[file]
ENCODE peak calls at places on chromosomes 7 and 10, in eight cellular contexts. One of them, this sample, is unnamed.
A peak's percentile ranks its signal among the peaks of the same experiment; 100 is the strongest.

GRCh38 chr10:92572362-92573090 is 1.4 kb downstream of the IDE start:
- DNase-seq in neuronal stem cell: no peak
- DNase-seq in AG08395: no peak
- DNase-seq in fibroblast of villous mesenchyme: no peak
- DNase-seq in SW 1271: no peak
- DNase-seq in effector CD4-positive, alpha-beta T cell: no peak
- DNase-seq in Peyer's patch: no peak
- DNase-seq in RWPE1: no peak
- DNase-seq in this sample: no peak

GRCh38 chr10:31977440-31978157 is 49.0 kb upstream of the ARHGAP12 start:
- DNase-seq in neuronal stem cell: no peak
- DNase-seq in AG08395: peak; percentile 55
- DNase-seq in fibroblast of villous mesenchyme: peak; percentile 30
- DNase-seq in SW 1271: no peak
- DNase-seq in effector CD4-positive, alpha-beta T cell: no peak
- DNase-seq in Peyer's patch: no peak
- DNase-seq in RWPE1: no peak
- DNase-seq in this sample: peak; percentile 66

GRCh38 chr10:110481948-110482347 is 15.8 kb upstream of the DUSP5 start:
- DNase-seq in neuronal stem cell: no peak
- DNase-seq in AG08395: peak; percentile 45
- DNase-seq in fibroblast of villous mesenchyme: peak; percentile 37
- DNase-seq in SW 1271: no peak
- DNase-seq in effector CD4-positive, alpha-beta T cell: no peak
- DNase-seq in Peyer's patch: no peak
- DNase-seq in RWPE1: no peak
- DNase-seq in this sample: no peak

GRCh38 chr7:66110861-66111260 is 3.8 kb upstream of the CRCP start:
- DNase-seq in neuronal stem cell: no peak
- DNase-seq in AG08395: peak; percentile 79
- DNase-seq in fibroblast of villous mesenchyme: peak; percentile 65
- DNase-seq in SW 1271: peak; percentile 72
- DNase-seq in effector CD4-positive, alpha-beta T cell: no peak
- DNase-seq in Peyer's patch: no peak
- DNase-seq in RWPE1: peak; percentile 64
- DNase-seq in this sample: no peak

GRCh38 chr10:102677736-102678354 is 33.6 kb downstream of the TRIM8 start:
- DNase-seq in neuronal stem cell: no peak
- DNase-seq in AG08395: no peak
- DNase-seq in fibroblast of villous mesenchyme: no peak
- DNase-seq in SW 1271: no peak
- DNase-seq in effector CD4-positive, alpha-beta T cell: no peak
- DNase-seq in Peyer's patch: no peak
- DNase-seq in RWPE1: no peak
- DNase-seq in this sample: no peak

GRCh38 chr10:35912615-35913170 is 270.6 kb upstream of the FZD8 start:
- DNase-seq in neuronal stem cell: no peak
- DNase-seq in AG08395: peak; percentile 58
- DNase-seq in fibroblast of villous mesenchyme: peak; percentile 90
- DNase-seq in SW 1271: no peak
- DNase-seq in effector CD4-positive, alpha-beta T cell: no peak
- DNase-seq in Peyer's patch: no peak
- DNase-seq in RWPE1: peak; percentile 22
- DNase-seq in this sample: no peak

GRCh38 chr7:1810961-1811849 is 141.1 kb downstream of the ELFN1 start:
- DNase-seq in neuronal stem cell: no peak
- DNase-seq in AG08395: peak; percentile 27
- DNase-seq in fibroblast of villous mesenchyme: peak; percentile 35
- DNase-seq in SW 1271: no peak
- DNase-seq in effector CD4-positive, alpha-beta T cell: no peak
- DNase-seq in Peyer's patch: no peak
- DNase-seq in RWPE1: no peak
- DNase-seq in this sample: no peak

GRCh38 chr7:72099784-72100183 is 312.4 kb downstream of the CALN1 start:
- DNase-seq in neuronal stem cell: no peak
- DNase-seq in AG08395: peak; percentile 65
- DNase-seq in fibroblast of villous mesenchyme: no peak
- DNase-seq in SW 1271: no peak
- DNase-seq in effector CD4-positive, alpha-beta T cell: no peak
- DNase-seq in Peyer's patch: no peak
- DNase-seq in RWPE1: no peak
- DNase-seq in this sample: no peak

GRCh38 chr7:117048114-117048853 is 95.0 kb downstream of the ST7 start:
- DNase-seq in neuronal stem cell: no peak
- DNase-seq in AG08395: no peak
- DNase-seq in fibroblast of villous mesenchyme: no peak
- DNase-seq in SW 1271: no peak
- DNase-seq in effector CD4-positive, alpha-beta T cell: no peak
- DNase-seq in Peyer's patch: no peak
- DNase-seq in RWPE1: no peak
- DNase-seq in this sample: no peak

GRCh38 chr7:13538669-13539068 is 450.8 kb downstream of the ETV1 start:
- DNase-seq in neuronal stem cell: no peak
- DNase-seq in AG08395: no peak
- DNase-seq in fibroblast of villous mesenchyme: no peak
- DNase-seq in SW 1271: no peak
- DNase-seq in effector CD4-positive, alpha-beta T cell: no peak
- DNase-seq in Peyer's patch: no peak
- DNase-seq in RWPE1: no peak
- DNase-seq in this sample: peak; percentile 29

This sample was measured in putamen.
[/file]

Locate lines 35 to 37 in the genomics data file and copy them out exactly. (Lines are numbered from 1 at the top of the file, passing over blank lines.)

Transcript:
- DNase-seq in effector CD4-positive, alpha-beta T cell: no peak
- DNase-seq in Peyer's patch: no peak
- DNase-seq in RWPE1: peak; percentile 64